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searching for Sama-Bajau 11 found (101 total)

alternate case: sama-Bajau

Panguan Island (292 words) [view diff] exact match in snippet view article find links to article

kilometres (0.023 sq mi). It is also known as Malamanok, coming from the Sama-Bajau dialect which means eat chicken as locals who travel to Sabah usually
Pusô (3,327 words) [view diff] exact match in snippet view article find links to article
patupat or pusú in Kapampangan, Pangasinan and Ilocano; and katumpat in Sama-Bajau. Pusô does not refer to a specific recipe, rather it is a way of packaging
List of water deities (5,365 words) [view diff] exact match in snippet view article find links to article
Dilaut, the Sama-Bajau god of the sea and one of the two supreme deities; married to Dayang Dayang Mangilai Umboh Kamun: the Sama-Bajau totem of mantis
Proto-Philippine language (861 words) [view diff] exact match in snippet view article find links to article
two primary branches. Walton (1979) and McFarland (1980) included the Sama-Bajau group as the third branch, but such has been later disputed as entirely
List of Philippine mythological figures (25,238 words) [view diff] no match in snippet view article find links to article
The following is a list of gods, goddesses, deities, and many other divine, semi-divine, and important figures from classical Philippine mythology and
Tawi-Tawi (2,993 words) [view diff] exact match in snippet view article find links to article
Hunter-Gatherers: Foraging Adaptations in the Indo-Malaysian Archipelago - The Sama-Bajau". In Peter Bellwood; James J. Fox; Darrell Tryon (eds.). The Austronesians:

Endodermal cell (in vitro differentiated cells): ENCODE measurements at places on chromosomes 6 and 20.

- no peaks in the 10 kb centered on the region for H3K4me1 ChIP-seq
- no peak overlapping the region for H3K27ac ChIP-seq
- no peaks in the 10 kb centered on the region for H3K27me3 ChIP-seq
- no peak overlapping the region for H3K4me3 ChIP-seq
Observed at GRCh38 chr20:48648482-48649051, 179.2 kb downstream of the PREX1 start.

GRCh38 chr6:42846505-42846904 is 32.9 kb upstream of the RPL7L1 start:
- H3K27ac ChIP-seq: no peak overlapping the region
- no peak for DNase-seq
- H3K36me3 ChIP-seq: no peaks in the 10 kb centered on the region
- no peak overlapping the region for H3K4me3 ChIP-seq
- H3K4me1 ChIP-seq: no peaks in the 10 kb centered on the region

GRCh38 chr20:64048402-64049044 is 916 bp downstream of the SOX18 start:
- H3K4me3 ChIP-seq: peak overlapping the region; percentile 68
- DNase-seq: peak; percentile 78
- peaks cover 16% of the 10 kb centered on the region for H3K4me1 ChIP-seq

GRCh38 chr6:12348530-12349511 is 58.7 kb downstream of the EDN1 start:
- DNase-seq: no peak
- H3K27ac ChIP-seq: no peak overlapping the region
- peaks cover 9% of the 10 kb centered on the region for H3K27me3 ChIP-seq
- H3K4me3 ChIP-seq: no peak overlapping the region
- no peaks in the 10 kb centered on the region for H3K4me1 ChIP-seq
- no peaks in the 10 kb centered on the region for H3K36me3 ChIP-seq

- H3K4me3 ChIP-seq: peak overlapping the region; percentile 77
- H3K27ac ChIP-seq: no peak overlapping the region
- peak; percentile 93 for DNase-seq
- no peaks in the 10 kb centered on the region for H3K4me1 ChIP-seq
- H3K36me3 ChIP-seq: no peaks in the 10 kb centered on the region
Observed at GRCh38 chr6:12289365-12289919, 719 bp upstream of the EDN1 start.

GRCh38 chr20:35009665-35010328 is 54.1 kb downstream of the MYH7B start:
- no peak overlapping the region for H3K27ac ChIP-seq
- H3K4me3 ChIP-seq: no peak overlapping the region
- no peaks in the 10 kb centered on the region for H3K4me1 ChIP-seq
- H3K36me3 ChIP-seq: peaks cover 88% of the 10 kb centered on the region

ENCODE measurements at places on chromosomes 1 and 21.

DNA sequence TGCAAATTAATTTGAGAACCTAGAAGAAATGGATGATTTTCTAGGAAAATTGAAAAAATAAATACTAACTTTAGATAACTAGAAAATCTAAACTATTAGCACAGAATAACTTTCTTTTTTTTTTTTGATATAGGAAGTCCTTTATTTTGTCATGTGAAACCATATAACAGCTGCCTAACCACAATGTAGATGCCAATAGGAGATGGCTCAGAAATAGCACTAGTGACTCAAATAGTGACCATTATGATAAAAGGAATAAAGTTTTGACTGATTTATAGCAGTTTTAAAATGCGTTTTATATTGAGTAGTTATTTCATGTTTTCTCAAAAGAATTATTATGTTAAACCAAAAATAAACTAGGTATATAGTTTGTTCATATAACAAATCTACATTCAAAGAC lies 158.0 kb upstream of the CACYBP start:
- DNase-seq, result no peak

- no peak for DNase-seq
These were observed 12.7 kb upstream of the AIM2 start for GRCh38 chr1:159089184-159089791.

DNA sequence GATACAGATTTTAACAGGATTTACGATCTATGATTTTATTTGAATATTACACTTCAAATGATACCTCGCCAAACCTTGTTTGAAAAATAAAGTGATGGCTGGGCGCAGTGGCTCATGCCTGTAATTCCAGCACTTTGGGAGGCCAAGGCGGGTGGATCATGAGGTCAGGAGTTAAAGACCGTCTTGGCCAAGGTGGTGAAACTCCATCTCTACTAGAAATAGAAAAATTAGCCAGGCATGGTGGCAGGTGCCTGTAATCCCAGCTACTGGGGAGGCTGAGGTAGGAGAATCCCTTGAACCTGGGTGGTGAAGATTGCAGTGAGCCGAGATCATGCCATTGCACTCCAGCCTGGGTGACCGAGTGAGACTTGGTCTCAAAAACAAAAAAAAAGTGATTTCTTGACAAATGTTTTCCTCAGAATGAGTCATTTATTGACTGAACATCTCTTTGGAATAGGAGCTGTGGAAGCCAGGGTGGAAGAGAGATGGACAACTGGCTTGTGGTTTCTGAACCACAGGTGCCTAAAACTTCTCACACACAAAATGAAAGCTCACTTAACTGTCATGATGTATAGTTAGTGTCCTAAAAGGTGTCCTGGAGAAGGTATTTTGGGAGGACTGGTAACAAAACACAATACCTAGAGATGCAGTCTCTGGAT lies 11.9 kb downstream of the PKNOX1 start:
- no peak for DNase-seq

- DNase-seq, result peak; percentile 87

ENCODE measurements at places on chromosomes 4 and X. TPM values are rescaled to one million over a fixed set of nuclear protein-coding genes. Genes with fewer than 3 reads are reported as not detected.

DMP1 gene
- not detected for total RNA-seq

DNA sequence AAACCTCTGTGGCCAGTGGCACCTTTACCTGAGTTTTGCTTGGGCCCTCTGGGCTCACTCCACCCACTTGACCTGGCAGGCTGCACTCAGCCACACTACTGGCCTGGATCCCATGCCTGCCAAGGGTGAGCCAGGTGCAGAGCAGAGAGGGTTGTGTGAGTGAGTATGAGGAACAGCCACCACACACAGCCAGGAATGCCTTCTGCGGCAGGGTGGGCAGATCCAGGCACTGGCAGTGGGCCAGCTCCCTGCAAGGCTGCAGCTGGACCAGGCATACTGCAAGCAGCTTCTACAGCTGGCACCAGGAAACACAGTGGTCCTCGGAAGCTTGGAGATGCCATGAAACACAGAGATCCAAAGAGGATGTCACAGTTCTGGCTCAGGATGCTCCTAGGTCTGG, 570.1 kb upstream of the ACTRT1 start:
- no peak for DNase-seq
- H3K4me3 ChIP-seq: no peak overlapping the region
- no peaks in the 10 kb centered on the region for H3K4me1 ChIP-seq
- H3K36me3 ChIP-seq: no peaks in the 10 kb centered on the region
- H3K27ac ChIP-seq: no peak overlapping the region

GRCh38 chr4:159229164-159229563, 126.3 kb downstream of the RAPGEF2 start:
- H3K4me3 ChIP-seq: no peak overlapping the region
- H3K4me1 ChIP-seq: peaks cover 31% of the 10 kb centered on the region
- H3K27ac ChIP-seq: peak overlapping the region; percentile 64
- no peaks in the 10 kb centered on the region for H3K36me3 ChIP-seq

Baijini (2,041 words) [view diff] exact match in snippet view article find links to article
the past. It has been suggested that they may be identified with the Sama-Bajau, or Sea Gypsies, the fishing folk of South East Asia who traveled with
Lupah Sug (1,578 words) [view diff] exact match in snippet view article find links to article
Tausug banwas, the Digap of Malay, the Yakan of Basilan, and the nomadic Sama-Bajau. During the reign of Sipad the Younger, a mystic named Tuan Mashā′ikha
Culture of the Philippines (9,204 words) [view diff] exact match in snippet view article find links to article
is geometric tapestries, and is associated with women. The Tausug and SamaBajau exhibit their okir on elaborate markings with boat-like imagery. The Marananaos
Sabah (29,274 words) [view diff] exact match in snippet view article find links to article
divided into four language families of Dusunic, Murutic, Paitanic and SamaBajau. As the Hakka forms the majority of Chinese in Sabah, the Hakka dialect
History of Basilan (20,854 words) [view diff] no match in snippet view article find links to article
Caraga (Agusan/Surigao), Manobo (Cotabato), Higaonon (Lanao/Misamis), Sama/Bajau (Sulu/Tawi-Tawi), and Yakan (Basilan) survived the southern branch invasion